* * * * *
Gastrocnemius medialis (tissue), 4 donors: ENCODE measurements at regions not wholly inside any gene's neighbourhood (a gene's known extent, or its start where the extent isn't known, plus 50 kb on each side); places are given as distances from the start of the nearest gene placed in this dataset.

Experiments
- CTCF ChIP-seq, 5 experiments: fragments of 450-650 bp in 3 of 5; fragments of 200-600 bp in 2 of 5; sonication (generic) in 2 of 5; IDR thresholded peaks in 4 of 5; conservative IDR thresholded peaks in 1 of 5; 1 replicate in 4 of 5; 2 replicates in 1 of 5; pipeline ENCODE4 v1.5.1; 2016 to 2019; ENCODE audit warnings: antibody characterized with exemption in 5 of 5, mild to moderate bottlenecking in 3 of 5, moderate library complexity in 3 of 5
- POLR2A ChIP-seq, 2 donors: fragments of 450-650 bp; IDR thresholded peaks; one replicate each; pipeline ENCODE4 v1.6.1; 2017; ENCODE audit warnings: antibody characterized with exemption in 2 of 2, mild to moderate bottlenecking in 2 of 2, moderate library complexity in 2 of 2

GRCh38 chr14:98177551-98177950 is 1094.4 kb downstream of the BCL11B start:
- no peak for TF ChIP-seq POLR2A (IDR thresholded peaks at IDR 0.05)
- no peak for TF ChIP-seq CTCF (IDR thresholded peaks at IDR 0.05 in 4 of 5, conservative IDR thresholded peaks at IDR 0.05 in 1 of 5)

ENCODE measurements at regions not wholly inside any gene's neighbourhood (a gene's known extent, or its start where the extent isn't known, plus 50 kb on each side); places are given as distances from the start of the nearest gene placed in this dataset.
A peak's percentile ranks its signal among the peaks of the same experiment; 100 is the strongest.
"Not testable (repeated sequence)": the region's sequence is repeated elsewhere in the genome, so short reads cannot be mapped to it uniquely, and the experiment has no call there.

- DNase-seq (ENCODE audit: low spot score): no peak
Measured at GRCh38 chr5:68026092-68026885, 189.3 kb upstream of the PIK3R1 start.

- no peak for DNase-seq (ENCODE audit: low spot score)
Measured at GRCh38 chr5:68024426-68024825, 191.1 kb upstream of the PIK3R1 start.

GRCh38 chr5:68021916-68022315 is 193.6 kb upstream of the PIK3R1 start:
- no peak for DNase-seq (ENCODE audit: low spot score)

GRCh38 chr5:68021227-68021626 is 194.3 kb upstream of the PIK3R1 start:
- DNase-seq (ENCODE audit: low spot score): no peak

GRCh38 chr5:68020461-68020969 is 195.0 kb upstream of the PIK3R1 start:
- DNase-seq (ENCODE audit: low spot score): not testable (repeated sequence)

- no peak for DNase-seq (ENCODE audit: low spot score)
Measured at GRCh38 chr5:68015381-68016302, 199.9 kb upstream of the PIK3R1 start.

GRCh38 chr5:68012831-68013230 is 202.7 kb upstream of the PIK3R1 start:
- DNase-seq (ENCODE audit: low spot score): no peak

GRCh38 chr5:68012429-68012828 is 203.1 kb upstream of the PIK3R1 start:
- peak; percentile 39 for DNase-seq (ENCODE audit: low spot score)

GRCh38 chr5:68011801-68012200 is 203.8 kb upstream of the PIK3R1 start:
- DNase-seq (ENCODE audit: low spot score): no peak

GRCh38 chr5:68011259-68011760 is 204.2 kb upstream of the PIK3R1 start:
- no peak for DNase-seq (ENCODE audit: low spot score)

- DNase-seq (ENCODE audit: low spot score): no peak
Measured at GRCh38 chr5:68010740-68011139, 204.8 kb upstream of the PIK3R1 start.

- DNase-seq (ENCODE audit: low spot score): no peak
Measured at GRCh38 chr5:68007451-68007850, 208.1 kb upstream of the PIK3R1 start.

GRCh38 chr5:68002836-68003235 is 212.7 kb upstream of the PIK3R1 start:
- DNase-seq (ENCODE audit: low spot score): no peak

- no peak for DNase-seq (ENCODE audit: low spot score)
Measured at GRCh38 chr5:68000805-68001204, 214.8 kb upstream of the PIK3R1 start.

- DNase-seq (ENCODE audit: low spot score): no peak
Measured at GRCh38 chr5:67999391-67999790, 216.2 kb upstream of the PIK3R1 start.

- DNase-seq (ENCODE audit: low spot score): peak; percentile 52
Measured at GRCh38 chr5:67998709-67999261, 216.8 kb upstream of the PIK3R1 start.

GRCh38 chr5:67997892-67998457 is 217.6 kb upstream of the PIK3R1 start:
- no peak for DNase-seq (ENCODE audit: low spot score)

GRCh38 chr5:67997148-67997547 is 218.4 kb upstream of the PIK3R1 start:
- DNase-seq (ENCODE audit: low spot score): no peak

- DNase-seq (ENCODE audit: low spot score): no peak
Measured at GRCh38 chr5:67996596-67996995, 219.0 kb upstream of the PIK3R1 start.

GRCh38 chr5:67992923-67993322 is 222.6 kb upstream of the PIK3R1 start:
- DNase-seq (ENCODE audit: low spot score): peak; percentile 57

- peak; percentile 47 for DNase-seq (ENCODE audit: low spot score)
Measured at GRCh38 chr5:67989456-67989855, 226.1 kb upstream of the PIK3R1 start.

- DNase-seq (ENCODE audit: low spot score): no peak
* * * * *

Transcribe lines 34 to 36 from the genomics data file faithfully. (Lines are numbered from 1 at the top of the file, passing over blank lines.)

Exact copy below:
Measured at GRCh38 chr5:68007451-68007850, 208.1 kb upstream of the PIK3R1 start.

GRCh38 chr5:68002836-68003235 is 212.7 kb upstream of the PIK3R1 start:
- DNase-seq (ENCODE audit: low spot score): no peak